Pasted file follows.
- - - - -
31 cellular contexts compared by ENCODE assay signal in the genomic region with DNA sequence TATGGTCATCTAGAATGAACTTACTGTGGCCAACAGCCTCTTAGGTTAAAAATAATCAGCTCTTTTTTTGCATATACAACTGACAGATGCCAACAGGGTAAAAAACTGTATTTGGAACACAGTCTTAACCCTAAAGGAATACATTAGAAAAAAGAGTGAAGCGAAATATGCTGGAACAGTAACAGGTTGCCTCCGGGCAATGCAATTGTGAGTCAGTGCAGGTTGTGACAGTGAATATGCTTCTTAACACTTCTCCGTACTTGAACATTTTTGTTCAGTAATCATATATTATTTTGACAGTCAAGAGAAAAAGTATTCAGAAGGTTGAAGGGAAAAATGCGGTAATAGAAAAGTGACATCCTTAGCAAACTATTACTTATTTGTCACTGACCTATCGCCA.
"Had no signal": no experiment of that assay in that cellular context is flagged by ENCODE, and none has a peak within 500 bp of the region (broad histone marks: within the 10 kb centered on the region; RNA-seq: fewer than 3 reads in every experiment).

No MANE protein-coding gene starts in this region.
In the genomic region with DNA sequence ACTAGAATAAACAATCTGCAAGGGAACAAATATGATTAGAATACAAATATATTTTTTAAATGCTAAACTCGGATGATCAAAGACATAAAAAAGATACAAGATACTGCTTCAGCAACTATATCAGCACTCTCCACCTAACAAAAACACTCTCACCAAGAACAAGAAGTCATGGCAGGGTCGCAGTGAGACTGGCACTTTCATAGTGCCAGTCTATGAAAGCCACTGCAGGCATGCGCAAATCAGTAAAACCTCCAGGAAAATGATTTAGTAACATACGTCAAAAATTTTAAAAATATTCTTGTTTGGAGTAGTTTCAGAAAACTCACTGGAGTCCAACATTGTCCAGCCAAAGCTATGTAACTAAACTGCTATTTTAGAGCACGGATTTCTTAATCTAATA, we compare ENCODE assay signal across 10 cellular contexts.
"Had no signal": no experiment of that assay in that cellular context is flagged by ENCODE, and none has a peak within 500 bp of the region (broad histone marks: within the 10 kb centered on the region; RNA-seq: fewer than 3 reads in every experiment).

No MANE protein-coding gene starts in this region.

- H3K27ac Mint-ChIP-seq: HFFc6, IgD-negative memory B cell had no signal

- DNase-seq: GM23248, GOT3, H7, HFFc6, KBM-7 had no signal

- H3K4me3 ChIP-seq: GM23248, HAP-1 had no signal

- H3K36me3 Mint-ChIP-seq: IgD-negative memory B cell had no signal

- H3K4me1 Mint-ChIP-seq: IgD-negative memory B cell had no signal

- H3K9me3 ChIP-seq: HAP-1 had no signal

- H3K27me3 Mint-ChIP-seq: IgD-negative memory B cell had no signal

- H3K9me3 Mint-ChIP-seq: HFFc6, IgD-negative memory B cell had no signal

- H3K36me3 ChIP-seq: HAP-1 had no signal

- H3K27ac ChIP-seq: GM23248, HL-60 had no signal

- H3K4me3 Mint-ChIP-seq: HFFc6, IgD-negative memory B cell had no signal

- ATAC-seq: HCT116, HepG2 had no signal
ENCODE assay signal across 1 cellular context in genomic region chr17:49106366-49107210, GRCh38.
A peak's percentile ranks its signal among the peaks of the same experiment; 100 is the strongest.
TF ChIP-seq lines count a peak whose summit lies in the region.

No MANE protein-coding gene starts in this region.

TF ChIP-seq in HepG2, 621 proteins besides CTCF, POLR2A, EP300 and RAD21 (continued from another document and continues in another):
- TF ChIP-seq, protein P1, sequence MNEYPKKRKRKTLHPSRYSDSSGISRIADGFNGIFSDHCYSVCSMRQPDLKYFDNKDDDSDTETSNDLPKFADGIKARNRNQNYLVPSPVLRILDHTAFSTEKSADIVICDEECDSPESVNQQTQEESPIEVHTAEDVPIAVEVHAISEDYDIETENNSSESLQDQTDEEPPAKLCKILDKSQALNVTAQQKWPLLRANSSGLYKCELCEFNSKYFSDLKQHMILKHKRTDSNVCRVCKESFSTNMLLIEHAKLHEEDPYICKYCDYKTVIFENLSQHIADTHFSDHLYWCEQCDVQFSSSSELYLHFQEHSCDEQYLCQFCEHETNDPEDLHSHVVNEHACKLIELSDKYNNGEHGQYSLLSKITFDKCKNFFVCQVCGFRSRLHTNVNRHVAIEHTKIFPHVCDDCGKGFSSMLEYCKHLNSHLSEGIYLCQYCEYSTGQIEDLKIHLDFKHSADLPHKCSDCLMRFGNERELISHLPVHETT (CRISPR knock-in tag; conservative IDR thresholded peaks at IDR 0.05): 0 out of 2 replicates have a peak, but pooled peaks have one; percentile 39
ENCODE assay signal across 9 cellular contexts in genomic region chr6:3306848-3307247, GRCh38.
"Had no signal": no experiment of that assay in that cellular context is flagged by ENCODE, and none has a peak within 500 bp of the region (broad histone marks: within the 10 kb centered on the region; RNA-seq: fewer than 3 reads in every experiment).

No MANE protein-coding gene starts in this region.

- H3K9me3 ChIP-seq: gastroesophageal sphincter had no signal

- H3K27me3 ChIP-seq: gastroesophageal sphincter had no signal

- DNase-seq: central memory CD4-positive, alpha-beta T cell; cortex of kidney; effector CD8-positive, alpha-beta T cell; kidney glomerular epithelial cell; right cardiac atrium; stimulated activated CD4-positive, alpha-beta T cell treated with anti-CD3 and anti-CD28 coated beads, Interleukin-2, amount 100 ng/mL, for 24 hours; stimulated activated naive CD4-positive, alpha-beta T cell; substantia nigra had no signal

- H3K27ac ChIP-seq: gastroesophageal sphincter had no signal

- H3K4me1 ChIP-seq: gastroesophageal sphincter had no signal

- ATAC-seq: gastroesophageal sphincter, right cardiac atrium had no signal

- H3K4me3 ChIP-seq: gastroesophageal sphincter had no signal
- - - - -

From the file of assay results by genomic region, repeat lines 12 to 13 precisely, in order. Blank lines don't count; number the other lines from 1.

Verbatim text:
- H3K9me3 ChIP-seq: HAP-1 had no signal

- H3K27me3 Mint-ChIP-seq: IgD-negative memory B cell had no signal